Joel Goldsmith put it as succinctly as anybody ever has. There is no such thing as "God and..." This is the essence of the unitive experience of the mystic, the source of his certainty that physical death is not the end for him. There exists something immeasurably vast of which he partakes, of which he is a manifestation, and with which he shares his identity.
If you believe you are separate from God, if you believe that anybody else is separate from God, if you believe that you are separate from any other part of this universe, then, amen, so be it. There is lots of apparent evidence to support this view.
But the separation is illusory. The world of independent isolated beings, families, tribes, nations, and so forth, the world of individual animals and trees and plants and micro-organisms, the world as most of us experience it nearly all of the time is an illusion. The Hindus speak of it as maya.
Buddhists view the notion of ego-consciousness defined as an autonomous, separate self apart from the whole, as an illusion that is the root cause of suffering in the world.
We are trapped in this illusory world because we depend on our physical senses, on our emotional responses and on our thinking to provide us with information about the universe, and through those vehicles we quite properly understand ourselves to be separate, and we also believe our perception of the world to be complete.
It is not until we come to know ourselves as soul and spirit that we gain access to a world "beyond", and most of us, when we become aware of it, describe it as a "real" world in comparison with what we have known. Goldsmith used the word, "discernment", to characterise the particular way in which we come to know this world.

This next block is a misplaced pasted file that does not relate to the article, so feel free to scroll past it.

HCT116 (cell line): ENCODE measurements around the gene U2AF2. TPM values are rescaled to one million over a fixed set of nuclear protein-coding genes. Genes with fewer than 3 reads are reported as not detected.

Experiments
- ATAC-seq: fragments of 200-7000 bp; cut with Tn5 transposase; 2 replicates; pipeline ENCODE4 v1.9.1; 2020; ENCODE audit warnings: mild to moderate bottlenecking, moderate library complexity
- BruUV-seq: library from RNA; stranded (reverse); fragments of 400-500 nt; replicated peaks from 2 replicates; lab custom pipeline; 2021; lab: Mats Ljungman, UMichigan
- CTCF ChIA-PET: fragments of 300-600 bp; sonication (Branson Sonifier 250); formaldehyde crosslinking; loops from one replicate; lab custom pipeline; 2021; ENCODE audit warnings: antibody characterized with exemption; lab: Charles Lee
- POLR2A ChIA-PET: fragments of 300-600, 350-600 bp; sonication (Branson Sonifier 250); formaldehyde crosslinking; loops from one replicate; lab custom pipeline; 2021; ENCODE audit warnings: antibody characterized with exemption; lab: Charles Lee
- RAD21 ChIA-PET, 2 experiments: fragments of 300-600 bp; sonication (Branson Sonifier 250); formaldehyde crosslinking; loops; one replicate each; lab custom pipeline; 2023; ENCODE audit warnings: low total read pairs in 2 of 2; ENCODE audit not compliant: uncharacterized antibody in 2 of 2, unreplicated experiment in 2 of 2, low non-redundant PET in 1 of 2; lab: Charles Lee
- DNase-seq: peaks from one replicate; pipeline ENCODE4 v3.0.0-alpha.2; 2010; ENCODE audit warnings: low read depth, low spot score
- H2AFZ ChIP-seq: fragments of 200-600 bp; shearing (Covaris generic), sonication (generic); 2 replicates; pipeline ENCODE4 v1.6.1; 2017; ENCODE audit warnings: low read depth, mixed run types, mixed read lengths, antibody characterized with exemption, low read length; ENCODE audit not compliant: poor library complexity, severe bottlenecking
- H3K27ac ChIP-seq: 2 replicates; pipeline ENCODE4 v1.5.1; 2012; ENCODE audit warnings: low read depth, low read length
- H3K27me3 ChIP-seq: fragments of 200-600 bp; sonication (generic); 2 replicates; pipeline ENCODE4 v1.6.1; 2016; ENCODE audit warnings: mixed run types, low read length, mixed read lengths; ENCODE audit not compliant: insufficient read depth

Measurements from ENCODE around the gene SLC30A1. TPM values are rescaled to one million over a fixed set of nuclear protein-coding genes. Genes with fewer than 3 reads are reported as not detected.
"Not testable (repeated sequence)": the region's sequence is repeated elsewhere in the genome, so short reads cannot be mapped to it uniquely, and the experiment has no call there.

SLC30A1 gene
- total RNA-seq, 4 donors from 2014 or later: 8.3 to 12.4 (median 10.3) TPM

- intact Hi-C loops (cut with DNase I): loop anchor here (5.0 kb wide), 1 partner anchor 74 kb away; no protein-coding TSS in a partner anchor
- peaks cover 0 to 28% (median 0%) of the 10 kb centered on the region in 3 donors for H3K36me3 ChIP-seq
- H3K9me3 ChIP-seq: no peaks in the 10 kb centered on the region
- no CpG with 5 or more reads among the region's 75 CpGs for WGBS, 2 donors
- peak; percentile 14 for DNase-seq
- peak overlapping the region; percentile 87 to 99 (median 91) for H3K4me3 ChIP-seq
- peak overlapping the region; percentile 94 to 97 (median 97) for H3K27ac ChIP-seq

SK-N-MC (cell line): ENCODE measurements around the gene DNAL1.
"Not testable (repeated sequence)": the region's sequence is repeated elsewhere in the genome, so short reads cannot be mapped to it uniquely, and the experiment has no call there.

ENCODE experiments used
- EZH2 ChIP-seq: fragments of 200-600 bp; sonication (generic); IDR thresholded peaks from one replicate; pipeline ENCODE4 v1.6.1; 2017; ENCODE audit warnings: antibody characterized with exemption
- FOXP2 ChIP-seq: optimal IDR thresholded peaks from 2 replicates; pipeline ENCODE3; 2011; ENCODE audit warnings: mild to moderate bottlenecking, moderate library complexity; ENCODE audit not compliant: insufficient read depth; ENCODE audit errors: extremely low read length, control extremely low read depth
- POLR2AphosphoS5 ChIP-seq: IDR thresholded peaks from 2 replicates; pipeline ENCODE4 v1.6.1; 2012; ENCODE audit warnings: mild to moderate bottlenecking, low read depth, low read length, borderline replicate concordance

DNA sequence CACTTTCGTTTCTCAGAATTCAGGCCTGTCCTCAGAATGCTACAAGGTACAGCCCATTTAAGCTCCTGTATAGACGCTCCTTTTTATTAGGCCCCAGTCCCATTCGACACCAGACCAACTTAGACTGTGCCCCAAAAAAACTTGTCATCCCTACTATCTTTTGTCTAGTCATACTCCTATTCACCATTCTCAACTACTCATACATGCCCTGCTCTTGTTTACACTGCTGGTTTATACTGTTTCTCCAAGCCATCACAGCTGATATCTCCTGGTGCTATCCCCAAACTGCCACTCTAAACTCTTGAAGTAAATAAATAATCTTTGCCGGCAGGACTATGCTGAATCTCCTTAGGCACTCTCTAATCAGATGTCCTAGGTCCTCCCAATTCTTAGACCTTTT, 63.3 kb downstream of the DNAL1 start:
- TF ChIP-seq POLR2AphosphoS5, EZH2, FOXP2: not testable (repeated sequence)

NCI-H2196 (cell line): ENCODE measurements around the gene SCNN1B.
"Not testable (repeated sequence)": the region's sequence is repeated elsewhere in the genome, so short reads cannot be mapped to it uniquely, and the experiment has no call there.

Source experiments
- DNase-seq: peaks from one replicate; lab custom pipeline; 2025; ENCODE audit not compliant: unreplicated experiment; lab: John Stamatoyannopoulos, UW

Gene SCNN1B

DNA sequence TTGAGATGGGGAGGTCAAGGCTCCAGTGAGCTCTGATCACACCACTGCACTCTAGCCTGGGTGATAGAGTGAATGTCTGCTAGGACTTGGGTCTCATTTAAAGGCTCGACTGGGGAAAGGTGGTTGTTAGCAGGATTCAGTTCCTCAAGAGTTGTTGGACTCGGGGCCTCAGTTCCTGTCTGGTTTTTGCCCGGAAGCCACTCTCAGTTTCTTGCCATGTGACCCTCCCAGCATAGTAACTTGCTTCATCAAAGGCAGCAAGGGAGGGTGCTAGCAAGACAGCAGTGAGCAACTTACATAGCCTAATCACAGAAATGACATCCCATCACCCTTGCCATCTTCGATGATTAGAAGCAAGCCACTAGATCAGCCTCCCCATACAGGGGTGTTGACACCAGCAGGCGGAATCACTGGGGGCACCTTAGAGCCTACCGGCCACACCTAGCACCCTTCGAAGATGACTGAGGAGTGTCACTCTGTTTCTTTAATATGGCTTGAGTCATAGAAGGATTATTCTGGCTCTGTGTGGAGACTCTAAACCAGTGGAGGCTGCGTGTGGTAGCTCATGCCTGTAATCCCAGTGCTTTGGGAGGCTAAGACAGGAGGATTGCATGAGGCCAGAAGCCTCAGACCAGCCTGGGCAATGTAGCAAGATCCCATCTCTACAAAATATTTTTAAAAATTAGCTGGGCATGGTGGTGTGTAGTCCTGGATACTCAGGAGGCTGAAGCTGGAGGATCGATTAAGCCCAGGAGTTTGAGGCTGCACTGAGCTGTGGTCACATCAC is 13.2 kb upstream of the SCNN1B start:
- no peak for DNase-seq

The problem for me has always been that we do not just acquire a richer representation of the world we previously knew. We don't just "know more". In the end we arrive at a "reality" that often seems at odds with our previous experience.
Now all of the above has been repeated elsewhere on this site, sometimes better expressed, sometimes not. What I came to the other day was an insight, by no means new, except for me, about the relationship between this "real" world and the language we use to communicate information in our possession to other people.
If there is no such thing as "God and," how can a language that depends on singular and plural, of all kinds, that depends on conjunctions, subjects and objects, one that depends on past, present and future verb forms, etc., adequately communicate the essence of a unitive experience in which these distinctions dissolve.
The same applies in our representation of time. Language deals essentially with the past and the future. It is not equipped to communicate what is happening "now" until after it has happened, when a series of moment to moment events coalesce to assume an identity over time, and built on our history with that event.
It is not equipped to deal with that state reported by mystics in which past history and future expectations or intentions disappear in a timeless and absolute now.
Language has really not evolved to represent spiritual experience.